Balanced Valves for PCP Airguns. They’re Here Today!
Today, we’ll be discussing balanced valves for PCP airguns.
In the first five articles I tried to give you a better understanding of how PCPs work, and how they are tuned. In the last article I introduced you to the “SSG”. This can help conserve air instead of blowing it out the barrel after Elvis has left the building by eliminating hammer bounce.
Several times I referred to this problem, particularly prevalent in big bore PCPs. In order to open big valves against high pressure, long enough to launch heavy bullets, there is so much hammer strike required that the limiting factor can be that the gun gets nearly impossible to cock.
Many big bores use a separate cocking handle mounted directly on the hammer to make that easier, and to take the load off the bolt handle. Even so, the cocking effort can approach 30 lbs. or more. There is a solution to such heavy cocking effort – balanced valves for PCP airguns.
Many types of valves have been invented and used over the years. Most PCPs use a simple poppet valve, held closed by a light spring and air pressure, and opened by striking the stem with a hammer or striker.
Below is an example.
Note that in all these drawings, the spring is omitted for clarity. Also, the dimensions in these drawings are for example only, and are not “real”, to protect the commercial value of these products.
When the valve is closed, as shown, the pressure P in the exhaust port is atmospheric. If there is 3000 psi of HPA in the reservoir, the force holding the poppet closed is (0.375 x 0.375 x PI/4) x 3000 = 331 lbs. plus a bit from the valve spring.
The hammer has to overcome that force just to crack open the valve.
Once the valve is fully open the pressure P in the exhaust port approaches 3000 psi, for the most part cancelling the force across the head of the poppet. That pressure acts on the valve stem area to provide a closing force. The force is much less (0.125 x 0.125 x PI/4) = 37 lbs. plus maybe 7-10 lbs. from the valve spring. It doesn’t seem like a lot, but that is enough to slow the hammer, reverse its travel, and close the valve in 1-2 milliseconds.
Some Valves Can “Blow Open”
There are valves available that are much easier to open, and once cracked off the seat will “blow open” and stay open until the reservoir is empty, or nearly so. Here is one version of the “spool valve” that does that.
Note that at the front end of the poppet is a chamber, sealed by an O-ring, that is vented to the atmosphere. The O-ring that prevents the HPA from escaping there is a bit smaller than the poppet seat, and provides a force opposing the 331 lbs. holding the poppet to the seat. In this case, that opposing force is (0.313 x 0.313 x PI/4) x 3000 = 231 lbs. so there is now only (331 – 231) = 100 lbs. holding the valve closed, instead of 331 lbs. We have reduced the force required to crack the valve by 70%, so it can be done by a much lighter hammer strike.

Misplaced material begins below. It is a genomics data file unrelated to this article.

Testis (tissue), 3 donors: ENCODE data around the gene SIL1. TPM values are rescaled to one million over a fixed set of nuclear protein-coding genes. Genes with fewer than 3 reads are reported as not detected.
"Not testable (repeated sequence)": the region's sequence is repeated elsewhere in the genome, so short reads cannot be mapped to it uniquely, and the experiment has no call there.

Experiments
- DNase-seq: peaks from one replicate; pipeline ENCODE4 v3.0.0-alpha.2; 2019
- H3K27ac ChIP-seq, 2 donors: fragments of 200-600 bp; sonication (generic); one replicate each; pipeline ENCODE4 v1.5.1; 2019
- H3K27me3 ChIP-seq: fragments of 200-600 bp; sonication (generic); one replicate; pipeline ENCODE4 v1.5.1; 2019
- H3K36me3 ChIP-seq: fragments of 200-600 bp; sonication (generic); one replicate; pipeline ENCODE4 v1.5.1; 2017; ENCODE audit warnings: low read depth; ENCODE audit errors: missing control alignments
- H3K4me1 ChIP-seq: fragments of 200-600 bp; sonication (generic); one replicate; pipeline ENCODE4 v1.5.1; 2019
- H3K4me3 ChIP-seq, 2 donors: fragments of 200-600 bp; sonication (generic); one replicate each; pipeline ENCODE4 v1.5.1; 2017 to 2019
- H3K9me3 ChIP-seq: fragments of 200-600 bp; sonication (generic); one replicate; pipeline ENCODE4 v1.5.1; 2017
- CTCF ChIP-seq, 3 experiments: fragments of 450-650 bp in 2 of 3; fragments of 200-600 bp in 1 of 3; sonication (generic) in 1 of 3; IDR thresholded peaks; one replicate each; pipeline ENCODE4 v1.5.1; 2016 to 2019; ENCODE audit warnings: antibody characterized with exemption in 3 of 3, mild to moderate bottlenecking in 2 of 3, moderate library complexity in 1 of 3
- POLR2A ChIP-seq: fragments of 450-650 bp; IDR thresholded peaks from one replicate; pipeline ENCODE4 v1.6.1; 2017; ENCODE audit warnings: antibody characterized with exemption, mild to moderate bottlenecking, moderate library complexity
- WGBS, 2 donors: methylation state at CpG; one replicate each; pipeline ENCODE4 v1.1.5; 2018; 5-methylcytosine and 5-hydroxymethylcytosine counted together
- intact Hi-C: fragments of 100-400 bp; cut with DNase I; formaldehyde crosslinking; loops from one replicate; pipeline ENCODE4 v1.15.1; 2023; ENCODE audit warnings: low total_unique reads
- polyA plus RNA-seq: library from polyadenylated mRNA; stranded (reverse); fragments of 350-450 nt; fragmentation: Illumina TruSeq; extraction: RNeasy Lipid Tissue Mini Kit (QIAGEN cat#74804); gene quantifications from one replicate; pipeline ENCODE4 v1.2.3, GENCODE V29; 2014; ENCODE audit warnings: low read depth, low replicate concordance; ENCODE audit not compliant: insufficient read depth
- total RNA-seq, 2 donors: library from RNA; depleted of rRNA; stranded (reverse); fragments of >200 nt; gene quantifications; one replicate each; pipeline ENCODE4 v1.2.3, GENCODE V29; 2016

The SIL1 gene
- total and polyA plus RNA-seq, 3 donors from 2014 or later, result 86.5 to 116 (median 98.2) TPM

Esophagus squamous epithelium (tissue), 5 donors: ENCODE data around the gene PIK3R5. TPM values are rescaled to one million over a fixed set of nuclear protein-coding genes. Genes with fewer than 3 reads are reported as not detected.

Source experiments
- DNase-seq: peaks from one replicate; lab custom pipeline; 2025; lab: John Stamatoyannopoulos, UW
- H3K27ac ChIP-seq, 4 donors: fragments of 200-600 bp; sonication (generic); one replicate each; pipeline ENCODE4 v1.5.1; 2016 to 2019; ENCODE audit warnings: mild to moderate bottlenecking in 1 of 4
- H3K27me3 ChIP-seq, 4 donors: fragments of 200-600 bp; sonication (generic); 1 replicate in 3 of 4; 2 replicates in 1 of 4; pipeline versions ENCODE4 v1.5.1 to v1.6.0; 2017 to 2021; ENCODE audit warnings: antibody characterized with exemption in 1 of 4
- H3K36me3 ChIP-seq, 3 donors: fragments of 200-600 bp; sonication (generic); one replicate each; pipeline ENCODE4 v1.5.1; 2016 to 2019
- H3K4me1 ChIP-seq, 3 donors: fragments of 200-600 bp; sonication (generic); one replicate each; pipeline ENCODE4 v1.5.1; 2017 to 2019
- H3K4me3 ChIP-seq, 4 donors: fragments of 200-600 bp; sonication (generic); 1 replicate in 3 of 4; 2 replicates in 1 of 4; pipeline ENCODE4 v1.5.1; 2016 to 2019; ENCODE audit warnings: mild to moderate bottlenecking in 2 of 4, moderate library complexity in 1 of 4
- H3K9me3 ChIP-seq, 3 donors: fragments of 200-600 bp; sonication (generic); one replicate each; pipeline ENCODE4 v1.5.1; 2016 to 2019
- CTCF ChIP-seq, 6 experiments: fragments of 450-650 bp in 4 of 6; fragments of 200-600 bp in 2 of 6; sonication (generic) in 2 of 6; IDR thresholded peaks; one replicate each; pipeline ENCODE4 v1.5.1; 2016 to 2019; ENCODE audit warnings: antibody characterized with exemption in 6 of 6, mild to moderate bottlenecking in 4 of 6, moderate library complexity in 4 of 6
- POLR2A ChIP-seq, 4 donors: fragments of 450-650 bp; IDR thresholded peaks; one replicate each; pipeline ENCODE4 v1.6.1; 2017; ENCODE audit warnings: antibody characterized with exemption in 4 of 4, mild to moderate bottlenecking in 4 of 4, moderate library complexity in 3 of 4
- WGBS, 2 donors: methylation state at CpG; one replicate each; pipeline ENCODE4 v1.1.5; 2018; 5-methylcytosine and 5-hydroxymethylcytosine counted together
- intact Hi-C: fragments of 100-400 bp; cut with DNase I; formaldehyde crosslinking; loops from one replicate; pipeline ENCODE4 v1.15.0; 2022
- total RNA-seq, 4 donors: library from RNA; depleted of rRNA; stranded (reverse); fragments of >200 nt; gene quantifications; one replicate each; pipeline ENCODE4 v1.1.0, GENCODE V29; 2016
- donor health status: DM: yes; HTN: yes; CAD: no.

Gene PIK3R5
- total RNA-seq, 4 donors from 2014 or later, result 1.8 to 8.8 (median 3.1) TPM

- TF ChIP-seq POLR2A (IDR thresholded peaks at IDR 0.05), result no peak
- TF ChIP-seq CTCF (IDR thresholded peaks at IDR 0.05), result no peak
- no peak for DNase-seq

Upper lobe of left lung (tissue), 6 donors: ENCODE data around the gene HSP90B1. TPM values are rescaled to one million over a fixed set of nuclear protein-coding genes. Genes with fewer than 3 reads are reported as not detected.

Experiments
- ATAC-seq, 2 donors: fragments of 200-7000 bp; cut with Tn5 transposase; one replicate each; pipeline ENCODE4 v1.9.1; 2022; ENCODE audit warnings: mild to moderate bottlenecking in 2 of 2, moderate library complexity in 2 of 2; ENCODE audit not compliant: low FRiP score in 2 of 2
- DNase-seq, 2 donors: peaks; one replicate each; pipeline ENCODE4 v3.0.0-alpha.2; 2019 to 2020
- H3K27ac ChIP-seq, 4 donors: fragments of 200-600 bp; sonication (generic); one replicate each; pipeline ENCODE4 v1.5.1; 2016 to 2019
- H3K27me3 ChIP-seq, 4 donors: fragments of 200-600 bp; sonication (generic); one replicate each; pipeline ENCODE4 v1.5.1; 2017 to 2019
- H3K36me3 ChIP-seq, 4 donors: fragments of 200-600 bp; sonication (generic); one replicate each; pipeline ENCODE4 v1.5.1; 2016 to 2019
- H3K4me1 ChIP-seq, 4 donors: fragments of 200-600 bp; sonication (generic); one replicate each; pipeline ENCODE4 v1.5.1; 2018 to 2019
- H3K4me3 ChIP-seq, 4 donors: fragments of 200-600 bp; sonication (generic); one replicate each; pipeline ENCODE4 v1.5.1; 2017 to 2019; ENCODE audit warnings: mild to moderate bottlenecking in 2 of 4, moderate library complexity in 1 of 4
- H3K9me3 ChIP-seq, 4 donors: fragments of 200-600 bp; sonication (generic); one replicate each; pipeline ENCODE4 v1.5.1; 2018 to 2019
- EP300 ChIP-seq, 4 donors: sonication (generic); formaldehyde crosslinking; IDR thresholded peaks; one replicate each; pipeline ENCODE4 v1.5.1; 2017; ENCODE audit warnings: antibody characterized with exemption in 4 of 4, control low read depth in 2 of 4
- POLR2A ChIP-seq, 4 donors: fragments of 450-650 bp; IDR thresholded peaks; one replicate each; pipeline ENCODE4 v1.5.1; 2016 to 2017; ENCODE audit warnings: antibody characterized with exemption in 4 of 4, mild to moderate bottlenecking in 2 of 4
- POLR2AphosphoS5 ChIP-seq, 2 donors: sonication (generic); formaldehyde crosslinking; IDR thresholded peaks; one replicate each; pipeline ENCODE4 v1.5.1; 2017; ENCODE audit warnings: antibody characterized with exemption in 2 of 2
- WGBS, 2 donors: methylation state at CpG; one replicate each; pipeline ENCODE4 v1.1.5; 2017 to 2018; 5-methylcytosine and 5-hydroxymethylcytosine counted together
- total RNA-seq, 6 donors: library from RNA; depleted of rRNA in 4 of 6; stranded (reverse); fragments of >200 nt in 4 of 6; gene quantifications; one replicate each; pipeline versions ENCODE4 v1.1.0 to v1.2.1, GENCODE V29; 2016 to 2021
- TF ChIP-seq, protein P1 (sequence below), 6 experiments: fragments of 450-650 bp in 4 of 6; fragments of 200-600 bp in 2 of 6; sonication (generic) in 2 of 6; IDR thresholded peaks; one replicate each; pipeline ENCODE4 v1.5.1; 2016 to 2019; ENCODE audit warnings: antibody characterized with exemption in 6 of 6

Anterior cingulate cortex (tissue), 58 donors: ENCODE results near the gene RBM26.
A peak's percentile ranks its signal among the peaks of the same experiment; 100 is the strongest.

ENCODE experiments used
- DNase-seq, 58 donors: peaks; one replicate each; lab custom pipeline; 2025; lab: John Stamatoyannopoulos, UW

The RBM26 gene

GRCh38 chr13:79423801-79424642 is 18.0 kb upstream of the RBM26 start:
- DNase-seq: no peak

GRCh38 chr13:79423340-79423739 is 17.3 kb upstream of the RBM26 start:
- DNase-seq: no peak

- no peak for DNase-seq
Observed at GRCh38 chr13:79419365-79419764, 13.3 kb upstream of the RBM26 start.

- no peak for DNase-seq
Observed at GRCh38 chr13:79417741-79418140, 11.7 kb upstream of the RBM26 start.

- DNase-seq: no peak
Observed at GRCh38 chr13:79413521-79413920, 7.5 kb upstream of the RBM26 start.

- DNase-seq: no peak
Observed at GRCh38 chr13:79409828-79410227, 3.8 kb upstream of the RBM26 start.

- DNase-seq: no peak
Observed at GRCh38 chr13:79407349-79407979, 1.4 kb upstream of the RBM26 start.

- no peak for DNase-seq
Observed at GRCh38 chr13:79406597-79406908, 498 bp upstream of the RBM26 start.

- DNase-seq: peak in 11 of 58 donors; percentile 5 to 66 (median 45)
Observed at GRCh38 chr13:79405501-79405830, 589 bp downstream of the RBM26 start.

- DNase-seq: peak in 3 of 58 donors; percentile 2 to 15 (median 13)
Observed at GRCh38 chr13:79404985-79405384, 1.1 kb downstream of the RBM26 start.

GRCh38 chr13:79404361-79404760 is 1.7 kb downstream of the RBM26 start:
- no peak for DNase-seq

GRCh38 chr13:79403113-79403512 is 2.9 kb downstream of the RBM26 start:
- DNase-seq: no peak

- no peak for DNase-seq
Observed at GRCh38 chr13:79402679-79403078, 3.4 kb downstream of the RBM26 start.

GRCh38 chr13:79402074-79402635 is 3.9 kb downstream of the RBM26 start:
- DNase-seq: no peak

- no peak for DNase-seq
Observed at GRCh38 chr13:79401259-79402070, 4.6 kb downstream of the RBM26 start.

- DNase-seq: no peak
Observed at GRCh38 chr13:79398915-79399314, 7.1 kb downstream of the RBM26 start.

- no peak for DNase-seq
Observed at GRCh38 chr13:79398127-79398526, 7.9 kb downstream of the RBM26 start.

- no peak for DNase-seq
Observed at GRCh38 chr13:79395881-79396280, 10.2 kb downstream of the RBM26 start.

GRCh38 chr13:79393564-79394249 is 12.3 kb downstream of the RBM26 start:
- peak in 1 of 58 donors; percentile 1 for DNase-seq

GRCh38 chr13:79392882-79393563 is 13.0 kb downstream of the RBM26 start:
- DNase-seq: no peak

Now think about what happens as the valve opens and the pressure P in the exhaust port builds. That 331 lbs. closing force quickly disappears, but the 231 lbs. against the O-ring (opening the valve) does not, so the valve “blows open” and stays that way until the reservoir is empty, or the valve spring closes it.
This isn’t very practical, but with a small change we can make this idea work for us.
If we drill a tiny vent hole through the poppet, and seal the chamber in front of the poppet instead of venting it permanently to the atmosphere, a little bit of magic happens. Since the exhaust port is at atmospheric pressure when the valve is closed, there is 100 lbs. of force holding the valve closed, like in the spool valve.
However, when the valve is fully open, and the pressure P in the exhaust port approaches 3000 psi, the same thing happens in that sealed chamber. The forces on both sides of the O-ring cancel out, and the only closing force left is that 37 lbs. on the stem area.
That closes the valve like a conventional PCP valve, but it was much easier to open. This is the idea behind balanced valves for PCP airguns. It is easier to open, requiring less hammer strike, but then cycles normally.
Other Types of Balanced Valves For PCP airguns
There are many variations on this idea, some of them have been adopted by some of the leaders in PCP development.
Don Cothran turned the above idea “inside out” with his aftermarket Powerhouse Valve.
The poppet head is hollow and runs over a solid stem carrying the O-ring that seals the chamber, simplified in this drawing. I chose dimensions on all these diagrams to keep the “cracking force” of the valve at 100 lbs. just like the two preceding ones.